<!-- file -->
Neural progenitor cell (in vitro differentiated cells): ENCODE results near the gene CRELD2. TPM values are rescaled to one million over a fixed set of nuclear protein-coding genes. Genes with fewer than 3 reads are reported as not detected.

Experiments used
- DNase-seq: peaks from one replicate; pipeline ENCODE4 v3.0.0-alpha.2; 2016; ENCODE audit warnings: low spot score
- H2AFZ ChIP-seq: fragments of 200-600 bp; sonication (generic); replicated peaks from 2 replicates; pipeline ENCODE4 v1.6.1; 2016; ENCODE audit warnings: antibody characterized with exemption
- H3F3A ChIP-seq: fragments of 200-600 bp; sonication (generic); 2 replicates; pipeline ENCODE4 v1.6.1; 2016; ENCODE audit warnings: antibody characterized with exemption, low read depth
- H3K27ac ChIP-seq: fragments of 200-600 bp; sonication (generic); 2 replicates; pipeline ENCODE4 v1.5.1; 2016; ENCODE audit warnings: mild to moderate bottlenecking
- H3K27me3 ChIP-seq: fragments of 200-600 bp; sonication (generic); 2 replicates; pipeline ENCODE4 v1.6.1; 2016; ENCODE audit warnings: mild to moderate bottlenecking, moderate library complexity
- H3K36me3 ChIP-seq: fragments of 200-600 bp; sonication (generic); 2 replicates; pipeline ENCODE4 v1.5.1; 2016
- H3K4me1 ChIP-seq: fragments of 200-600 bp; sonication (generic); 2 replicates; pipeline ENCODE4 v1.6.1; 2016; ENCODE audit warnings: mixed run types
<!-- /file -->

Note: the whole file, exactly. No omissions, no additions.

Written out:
Neural progenitor cell (in vitro differentiated cells): ENCODE results near the gene CRELD2. TPM values are rescaled to one million over a fixed set of nuclear protein-coding genes. Genes with fewer than 3 reads are reported as not detected.

Experiments used
- DNase-seq: peaks from one replicate; pipeline ENCODE4 v3.0.0-alpha.2; 2016; ENCODE audit warnings: low spot score
- H2AFZ ChIP-seq: fragments of 200-600 bp; sonication (generic); replicated peaks from 2 replicates; pipeline ENCODE4 v1.6.1; 2016; ENCODE audit warnings: antibody characterized with exemption
- H3F3A ChIP-seq: fragments of 200-600 bp; sonication (generic); 2 replicates; pipeline ENCODE4 v1.6.1; 2016; ENCODE audit warnings: antibody characterized with exemption, low read depth
- H3K27ac ChIP-seq: fragments of 200-600 bp; sonication (generic); 2 replicates; pipeline ENCODE4 v1.5.1; 2016; ENCODE audit warnings: mild to moderate bottlenecking
- H3K27me3 ChIP-seq: fragments of 200-600 bp; sonication (generic); 2 replicates; pipeline ENCODE4 v1.6.1; 2016; ENCODE audit warnings: mild to moderate bottlenecking, moderate library complexity
- H3K36me3 ChIP-seq: fragments of 200-600 bp; sonication (generic); 2 replicates; pipeline ENCODE4 v1.5.1; 2016
- H3K4me1 ChIP-seq: fragments of 200-600 bp; sonication (generic); 2 replicates; pipeline ENCODE4 v1.6.1; 2016; ENCODE audit warnings: mixed run types